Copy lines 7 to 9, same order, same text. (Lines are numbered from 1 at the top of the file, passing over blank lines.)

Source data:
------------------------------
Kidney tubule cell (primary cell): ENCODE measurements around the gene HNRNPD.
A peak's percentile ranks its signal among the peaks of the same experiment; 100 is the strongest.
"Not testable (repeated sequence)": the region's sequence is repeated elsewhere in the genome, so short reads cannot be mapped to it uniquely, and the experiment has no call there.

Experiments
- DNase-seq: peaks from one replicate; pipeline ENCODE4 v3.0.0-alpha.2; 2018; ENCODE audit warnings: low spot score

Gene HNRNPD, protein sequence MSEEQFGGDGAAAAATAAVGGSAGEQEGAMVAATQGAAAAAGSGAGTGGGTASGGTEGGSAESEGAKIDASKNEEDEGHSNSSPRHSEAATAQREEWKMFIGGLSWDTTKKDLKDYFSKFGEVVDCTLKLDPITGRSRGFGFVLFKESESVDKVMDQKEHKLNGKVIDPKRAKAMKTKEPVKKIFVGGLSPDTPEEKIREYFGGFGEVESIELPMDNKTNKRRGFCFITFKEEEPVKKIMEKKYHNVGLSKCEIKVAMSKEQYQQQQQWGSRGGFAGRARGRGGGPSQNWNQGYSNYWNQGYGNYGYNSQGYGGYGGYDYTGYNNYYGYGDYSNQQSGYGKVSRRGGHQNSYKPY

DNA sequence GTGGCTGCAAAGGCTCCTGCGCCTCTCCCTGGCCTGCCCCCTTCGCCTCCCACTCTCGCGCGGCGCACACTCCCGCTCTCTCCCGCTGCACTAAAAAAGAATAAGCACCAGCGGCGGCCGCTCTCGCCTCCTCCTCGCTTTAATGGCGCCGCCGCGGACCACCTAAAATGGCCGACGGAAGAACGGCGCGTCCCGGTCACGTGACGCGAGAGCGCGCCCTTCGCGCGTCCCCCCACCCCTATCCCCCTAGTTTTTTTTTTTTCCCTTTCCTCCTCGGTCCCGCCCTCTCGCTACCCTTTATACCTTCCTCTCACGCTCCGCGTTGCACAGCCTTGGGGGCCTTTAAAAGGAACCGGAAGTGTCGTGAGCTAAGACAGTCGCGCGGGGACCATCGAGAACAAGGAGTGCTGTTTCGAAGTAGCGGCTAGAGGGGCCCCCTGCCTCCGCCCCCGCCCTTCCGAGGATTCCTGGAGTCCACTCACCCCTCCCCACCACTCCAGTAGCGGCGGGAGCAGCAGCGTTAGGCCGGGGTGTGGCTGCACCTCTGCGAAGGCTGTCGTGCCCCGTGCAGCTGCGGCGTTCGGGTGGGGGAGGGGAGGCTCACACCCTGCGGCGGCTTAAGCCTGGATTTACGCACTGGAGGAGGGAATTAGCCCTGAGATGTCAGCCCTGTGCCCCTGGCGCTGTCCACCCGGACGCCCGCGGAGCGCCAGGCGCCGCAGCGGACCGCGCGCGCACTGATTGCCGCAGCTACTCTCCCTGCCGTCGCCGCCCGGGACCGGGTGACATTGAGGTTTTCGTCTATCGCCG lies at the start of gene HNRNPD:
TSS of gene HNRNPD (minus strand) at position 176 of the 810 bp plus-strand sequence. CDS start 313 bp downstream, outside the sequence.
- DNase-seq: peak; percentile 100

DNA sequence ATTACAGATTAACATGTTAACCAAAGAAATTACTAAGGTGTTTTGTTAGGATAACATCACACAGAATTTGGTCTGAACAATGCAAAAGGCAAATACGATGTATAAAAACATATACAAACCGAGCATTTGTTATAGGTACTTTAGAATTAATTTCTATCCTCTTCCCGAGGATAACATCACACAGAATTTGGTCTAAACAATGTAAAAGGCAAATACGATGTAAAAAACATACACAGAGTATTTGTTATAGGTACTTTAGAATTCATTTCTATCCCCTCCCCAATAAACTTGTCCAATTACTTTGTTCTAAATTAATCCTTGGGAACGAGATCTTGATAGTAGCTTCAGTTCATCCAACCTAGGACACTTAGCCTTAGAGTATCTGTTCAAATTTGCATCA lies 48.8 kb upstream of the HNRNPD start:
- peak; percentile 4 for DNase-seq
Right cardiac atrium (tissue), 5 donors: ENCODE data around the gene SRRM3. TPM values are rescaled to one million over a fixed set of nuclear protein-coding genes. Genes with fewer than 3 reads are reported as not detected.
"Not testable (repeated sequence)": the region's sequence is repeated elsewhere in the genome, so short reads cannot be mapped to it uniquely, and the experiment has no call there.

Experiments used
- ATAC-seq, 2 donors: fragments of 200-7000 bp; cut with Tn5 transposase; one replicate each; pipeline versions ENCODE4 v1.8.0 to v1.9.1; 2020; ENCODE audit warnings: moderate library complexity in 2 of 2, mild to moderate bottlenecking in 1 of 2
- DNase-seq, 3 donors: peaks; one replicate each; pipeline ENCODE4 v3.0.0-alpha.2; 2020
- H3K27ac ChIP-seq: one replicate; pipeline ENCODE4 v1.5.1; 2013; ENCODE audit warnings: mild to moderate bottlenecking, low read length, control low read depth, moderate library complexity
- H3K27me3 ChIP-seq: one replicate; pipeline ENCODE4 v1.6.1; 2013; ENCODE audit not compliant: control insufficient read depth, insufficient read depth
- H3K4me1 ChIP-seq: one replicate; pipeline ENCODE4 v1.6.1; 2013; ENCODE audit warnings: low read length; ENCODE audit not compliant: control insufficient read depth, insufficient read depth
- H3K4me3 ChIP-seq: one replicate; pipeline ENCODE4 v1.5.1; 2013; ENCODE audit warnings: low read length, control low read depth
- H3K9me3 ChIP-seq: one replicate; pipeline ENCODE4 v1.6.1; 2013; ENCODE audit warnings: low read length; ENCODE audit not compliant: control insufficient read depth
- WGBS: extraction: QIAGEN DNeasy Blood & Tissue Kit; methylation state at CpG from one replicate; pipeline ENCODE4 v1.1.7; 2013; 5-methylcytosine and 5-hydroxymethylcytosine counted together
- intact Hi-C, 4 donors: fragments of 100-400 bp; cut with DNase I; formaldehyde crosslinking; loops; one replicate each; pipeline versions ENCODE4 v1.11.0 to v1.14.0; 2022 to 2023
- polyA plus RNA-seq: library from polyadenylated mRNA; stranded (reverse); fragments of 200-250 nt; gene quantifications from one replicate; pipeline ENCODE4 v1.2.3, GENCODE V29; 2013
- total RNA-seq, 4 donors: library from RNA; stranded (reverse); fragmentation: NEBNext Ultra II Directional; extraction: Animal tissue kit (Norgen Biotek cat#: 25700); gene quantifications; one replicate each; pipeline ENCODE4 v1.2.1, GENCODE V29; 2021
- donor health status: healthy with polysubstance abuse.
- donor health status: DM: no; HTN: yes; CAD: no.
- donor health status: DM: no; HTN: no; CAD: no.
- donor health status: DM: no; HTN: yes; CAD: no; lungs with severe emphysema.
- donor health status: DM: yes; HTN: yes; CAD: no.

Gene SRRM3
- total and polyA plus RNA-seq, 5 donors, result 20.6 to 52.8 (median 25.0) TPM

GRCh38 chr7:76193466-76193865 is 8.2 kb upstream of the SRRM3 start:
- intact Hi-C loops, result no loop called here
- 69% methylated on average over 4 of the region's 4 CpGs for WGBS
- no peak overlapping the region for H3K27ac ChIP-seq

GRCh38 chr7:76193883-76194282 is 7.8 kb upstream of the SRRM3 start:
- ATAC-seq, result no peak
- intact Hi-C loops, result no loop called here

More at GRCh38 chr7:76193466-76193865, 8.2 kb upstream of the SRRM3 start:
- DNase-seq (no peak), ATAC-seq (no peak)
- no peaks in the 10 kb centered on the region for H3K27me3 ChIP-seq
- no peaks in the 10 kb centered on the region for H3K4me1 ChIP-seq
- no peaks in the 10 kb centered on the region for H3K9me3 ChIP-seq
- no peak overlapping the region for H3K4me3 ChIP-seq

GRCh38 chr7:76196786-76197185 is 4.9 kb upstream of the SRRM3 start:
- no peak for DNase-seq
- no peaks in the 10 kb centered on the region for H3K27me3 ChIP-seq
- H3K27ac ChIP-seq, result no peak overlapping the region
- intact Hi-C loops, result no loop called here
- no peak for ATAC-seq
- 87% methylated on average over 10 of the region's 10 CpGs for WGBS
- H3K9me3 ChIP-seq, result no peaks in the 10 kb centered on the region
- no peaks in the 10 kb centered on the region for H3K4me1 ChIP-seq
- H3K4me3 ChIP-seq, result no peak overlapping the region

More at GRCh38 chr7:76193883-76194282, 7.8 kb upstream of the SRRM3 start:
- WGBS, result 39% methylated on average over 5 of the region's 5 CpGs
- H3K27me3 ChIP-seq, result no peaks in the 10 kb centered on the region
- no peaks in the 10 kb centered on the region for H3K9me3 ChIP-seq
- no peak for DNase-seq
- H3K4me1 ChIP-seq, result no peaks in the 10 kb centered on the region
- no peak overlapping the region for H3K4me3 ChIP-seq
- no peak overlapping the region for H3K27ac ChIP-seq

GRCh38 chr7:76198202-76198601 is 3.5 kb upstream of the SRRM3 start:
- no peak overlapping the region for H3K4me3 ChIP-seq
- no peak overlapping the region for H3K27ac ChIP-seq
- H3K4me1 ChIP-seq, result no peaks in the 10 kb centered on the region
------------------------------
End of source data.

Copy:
DNA sequence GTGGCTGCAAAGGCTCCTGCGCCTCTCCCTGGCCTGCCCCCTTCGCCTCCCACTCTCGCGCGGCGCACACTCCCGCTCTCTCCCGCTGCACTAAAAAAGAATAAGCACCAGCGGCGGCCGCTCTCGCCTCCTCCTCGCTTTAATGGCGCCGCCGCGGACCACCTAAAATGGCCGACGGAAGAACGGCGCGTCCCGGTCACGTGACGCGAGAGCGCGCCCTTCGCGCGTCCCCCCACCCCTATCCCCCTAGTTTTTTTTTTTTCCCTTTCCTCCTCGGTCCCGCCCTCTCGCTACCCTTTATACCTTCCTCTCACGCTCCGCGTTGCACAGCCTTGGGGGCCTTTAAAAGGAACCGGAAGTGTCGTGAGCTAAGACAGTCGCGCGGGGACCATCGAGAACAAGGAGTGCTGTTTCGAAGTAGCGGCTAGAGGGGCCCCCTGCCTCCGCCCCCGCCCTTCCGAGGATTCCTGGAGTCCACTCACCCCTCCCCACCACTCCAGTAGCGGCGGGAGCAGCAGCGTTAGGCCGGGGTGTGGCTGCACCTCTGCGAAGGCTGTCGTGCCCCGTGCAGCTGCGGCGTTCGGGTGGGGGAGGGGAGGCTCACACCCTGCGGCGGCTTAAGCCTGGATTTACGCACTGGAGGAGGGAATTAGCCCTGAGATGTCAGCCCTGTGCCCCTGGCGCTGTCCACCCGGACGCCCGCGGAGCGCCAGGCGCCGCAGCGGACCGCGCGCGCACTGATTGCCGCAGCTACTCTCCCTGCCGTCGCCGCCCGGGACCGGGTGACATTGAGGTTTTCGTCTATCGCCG lies at the start of gene HNRNPD:
TSS of gene HNRNPD (minus strand) at position 176 of the 810 bp plus-strand sequence. CDS start 313 bp downstream, outside the sequence.
- DNase-seq: peak; percentile 100